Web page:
South Carolina Declines to Incorporate ABA Model Rule 8.4(g) into the SC Rules of Professional Conduct



The South Carolina Supreme Court recently announced that it would not incorporate the ABA Model Rule 8.4(g) into the South Carolina Rules of Professional Conduct.  Acknowledging the need for diversity and the issue of discrimination, the Court announced that the Commissions on Lawyer and Judicial Conduct would further study those issues.  The text of the Court’s announcement is below.

Court News 2017-06-20-01
The Supreme Court of South Carolina

Re: Proposed Amendments to Rule 8.4 of the Rules of Professional Conduct

Appellate Case No. 2017-000498


In September 2016, the American Bar Association (ABA) submitted a letter to the Court concerning Rule 8.4 of the Rules of Professional Conduct (RPC), which is contained in Rule 407 of the South Carolina Appellate Court Rules. The ABA had recently amended its Model Rule 8.4 to add new paragraph (g), which contains language prohibiting harassment and discrimination in the practice of law. The ABA requested that the Court consider incorporating the provisions of the ABA Model Rule amendments within Rule 8.4, RPC.

At the January 2017 South Carolina Bar Convention, the House of Delegates reviewed a proposal submitted by the Bar’s Professional Responsibility Committee recommending the Court decline to incorporate the ABA Model Rule amendments within Rule 8.4, RPC. The House of Delegates adopted a substituted resolution “to not approve [Model] Rule 8.4(g) as written and to have a public hearing and public comment.”

On March 7, 2017, the Court issued a request for written comments from the public concerning the ABA’s submission and the recommendation of the South Carolina Bar. Twenty-nine written comments were submitted by individual attorneys, and three comments were submitted on behalf of various groups.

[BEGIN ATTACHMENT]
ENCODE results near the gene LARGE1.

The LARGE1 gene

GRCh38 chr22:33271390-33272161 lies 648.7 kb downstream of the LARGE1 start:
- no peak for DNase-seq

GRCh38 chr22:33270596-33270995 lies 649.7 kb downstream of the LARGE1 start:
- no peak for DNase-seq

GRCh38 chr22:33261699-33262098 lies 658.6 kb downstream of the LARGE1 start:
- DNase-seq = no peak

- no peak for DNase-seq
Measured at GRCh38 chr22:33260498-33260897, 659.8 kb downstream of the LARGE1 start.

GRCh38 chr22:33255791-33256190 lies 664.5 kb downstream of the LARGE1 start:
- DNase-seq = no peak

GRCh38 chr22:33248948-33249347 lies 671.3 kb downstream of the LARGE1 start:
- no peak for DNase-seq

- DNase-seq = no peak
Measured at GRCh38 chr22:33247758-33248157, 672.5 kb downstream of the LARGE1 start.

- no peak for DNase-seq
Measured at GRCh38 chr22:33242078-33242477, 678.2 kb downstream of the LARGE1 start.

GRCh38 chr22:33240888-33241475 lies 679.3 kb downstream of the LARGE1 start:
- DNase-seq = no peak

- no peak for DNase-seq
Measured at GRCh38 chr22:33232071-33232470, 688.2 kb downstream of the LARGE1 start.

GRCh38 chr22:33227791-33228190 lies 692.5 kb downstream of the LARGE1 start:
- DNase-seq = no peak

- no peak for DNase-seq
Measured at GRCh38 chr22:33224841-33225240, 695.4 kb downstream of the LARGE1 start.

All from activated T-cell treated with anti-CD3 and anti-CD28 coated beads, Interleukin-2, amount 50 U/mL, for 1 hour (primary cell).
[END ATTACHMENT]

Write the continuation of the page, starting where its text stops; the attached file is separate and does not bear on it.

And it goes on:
Following the conclusion of the comment period, the Commissions on Lawyer and Judicial Conduct, whose members would initially be tasked with investigating alleged violations of any amended rule, informed the Court the Commissions share the same reservations expressed by the South Carolina Bar and others. The Commissions state that, as a result, they do not recommend the Court incorporate the Model Rule provisions submitted by the ABA. However, the Commissions state their respective members are of the opinion that discrimination and lack of diversity within the legal profession are issues that should be addressed in some fashion. The Commissions state they are currently engaging in additional study of those issues, and they request the opportunity to present the Court with alternatives to the adoption of the ABA’s proposed amendments to Rule 8.4.

The Court has carefully reviewed the ABA Model Rule, the materials considered by the House of Delegates, the public comments, and the submission of the Commissions on Lawyer and Judicial Conduct. The public comments and the Commissions’ letter are available for review on the Judicial Department website.

Following review, this Court declines to incorporate the ABA Model Rule within Rule 8.4, RPC, as requested by the ABA. Should the Commissions on Lawyer and Judicial Conduct elect to submit proposed amendments to address problems identified in their letter to the Court, the Court will consider any proposal on its merits.

s/Donald W. Beatty C.J.

s/John W. Kittredge J.

s/Kaye G. Hearn J.

s/John Cannon Few J.

s/George C. James, Jr. J.

Columbia, South Carolina
June 20, 2017

About Lisa Smith-Butler

Associate Professor of Law Charleston School of Law 385 Meeting St., Suite 322B Charleston, S.C. 29403 843.377.2144
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